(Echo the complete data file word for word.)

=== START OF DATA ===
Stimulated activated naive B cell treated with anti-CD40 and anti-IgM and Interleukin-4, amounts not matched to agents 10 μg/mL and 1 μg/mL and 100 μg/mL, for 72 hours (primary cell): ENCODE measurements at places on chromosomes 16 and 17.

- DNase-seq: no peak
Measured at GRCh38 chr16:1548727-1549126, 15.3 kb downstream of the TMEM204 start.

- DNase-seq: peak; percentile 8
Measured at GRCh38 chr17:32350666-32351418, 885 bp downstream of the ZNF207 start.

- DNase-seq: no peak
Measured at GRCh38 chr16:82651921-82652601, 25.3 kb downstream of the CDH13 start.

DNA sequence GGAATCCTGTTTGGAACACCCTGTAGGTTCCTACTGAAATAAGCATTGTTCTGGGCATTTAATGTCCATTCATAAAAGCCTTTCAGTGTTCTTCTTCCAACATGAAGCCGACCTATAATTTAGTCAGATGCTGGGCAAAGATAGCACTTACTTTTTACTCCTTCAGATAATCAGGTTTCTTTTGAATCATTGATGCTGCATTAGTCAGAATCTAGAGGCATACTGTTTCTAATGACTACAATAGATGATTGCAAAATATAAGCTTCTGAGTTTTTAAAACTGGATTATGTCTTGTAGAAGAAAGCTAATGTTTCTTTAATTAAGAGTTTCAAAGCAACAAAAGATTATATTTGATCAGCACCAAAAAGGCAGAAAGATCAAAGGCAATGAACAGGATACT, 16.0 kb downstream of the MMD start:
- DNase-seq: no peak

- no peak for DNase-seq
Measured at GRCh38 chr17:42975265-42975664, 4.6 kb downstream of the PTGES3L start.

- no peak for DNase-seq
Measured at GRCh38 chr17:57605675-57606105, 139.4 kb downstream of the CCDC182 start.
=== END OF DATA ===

Stimulated activated naive B cell treated with anti-CD40 and anti-IgM and Interleukin-4, amounts not matched to agents 10 μg/mL and 1 μg/mL and 100 μg/mL, for 72 hours (primary cell): ENCODE measurements at places on chromosomes 16 and 17.

- DNase-seq: no peak
Measured at GRCh38 chr16:1548727-1549126, 15.3 kb downstream of the TMEM204 start.

- DNase-seq: peak; percentile 8
Measured at GRCh38 chr17:32350666-32351418, 885 bp downstream of the ZNF207 start.

- DNase-seq: no peak
Measured at GRCh38 chr16:82651921-82652601, 25.3 kb downstream of the CDH13 start.

DNA sequence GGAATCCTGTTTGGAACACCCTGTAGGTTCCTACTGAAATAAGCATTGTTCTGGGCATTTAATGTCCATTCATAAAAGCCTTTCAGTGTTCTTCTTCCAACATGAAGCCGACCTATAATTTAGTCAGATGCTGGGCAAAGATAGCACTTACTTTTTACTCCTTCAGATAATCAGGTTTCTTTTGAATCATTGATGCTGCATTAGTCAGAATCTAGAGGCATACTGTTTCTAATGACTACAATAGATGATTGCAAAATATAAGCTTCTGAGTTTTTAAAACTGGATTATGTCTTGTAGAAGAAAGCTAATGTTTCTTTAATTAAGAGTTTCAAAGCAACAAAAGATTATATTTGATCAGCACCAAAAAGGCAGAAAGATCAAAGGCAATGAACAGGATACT, 16.0 kb downstream of the MMD start:
- DNase-seq: no peak

- no peak for DNase-seq
Measured at GRCh38 chr17:42975265-42975664, 4.6 kb downstream of the PTGES3L start.

- no peak for DNase-seq
Measured at GRCh38 chr17:57605675-57606105, 139.4 kb downstream of the CCDC182 start.